Through everything that has happened, Amezcua and Sánchez never stopped writing songs and the changes have kept coming too. Very recently, the Tijuana duo moved to Mexico City, joining live bassist Andrea Villalón. They are now the band of Sánchez’s dreams. They have enough music now to make a full album, and, if they hear from a label soon, they are happy to do just that. They’re ready. Sánchez says this state is the subject of their most recent single. “The song ‘Viceversa’ is about Amor and I, how we feel right now. The band used to be very different. I like how it is now. This is Mint Field. This is how it’s supposed to be.


Line Up :
Estrella Sanchez
Amor Amezcua

Label :
Innovative Leisure

Tracklist :
01 – El parque parec¡a no tener fin
02 – Ojos en el carro
03 – Ciudad Sat‚lite
04 – Temporada de Jacarandas
05 – Quiero Oto¤o de nuevo
06 – Cambios del pasar
07 – Viceversa
08 – Nostalgia
09 – Bo”tes Void
10 – Nada es est tico y evoluciona
11 – Club de chicas
12 – Para Gali
13 – P rpados morados





dimanche 18 mars 2018

Album de la Semaine

Miracle
The Strife of Love In a Dream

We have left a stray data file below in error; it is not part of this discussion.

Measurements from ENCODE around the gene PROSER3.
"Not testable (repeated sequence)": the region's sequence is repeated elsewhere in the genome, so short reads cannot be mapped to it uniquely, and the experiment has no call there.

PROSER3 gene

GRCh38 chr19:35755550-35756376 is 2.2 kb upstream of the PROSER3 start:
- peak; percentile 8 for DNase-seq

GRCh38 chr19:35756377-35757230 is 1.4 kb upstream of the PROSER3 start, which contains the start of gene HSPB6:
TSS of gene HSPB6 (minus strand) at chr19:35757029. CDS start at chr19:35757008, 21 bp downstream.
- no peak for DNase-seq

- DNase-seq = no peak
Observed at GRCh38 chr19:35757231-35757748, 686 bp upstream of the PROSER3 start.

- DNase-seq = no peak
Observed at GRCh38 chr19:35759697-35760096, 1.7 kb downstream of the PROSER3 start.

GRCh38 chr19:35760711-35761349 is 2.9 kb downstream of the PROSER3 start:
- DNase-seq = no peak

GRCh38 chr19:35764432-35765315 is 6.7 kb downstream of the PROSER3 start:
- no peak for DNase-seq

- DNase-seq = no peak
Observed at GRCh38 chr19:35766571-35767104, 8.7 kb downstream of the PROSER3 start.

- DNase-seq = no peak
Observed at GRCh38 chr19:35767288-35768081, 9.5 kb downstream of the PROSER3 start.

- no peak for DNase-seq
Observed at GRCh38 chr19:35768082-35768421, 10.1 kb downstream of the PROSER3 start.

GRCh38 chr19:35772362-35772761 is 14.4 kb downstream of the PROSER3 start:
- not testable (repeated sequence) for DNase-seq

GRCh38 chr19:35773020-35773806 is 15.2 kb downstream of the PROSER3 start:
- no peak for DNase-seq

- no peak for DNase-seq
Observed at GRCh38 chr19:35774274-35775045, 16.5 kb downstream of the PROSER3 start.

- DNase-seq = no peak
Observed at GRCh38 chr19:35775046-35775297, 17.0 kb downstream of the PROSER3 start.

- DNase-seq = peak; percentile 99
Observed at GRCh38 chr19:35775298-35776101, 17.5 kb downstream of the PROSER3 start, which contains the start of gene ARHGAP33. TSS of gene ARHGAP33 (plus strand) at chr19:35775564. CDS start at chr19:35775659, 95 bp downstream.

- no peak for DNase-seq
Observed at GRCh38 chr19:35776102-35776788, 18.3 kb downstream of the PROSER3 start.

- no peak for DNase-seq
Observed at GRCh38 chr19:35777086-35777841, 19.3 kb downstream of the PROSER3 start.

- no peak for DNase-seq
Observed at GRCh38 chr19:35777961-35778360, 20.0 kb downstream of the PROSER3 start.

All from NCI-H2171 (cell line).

Interview de Miracle, par Andrew Rothmund de Invisible Oranges


I read that the beginning of Miracle started with something having to do with an instrumental dance project — obviously, it turned into something else. What’s the origin story of the band?


Well, Steve — as you know, he plays in this band Zombi — at the that time, I was playing in a band, a more avant progressive rock-type band I suppose you could describe it, and we were touring the States together because we shared a booking agent at the time. I think we just, you know, [our] musical trajectories were far more panoramic than the music we were exploring at that particular time. And we talked about doing other things, you know, as you do with your friends who are musical, you kind of have sort of a vague, fantastical notions of where you’d like to go next, and how you’d like to evolve in sound. We pursued that when we got back home, basically, and started kind of a long-distance relationship.